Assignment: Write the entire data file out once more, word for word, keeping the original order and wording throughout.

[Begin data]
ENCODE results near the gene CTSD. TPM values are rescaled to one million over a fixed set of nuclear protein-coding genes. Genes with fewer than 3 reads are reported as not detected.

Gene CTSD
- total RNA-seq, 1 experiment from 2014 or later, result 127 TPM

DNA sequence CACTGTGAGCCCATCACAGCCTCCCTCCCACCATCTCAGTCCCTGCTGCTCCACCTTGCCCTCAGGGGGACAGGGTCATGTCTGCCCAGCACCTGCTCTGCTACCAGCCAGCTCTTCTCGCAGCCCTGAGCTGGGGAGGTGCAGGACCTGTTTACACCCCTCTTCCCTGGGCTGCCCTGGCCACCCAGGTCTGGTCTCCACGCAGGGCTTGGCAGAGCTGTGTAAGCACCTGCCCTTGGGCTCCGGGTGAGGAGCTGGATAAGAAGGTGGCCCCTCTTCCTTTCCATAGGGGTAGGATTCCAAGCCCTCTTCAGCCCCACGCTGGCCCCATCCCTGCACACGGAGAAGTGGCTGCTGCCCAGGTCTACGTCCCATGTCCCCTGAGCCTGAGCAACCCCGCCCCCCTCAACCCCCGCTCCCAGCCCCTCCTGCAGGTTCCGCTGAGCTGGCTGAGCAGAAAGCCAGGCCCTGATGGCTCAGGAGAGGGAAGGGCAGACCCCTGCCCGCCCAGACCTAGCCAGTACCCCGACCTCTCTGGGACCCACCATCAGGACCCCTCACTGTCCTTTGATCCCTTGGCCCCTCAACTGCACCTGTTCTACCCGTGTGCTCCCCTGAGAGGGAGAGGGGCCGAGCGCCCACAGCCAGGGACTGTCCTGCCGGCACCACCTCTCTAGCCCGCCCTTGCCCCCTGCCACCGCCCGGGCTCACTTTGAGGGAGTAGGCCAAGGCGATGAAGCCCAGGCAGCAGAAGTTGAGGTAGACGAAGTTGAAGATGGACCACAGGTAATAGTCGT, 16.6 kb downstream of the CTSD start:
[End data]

ENCODE results near the gene CTSD. TPM values are rescaled to one million over a fixed set of nuclear protein-coding genes. Genes with fewer than 3 reads are reported as not detected.

Gene CTSD
- total RNA-seq, 1 experiment from 2014 or later, result 127 TPM

DNA sequence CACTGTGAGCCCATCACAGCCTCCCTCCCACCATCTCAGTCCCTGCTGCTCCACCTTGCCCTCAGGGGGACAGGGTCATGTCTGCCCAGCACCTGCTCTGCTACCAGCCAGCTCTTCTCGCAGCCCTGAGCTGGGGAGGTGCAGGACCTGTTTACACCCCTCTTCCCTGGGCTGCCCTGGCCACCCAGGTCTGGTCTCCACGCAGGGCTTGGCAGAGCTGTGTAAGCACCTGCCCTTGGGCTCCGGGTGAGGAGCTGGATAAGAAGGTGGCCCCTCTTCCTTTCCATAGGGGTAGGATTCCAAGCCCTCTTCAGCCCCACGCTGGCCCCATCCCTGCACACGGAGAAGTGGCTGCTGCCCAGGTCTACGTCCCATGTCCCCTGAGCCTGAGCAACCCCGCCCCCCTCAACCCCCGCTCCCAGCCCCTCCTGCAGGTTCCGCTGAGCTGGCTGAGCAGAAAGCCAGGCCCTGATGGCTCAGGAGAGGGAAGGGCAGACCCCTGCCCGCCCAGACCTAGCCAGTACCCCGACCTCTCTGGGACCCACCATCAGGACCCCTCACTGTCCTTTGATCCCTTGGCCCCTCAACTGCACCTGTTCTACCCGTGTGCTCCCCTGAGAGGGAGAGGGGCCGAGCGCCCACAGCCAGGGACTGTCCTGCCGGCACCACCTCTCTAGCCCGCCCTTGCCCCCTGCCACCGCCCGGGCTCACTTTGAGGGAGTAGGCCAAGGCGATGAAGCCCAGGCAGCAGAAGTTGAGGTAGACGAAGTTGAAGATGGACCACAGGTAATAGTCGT, 16.6 kb downstream of the CTSD start: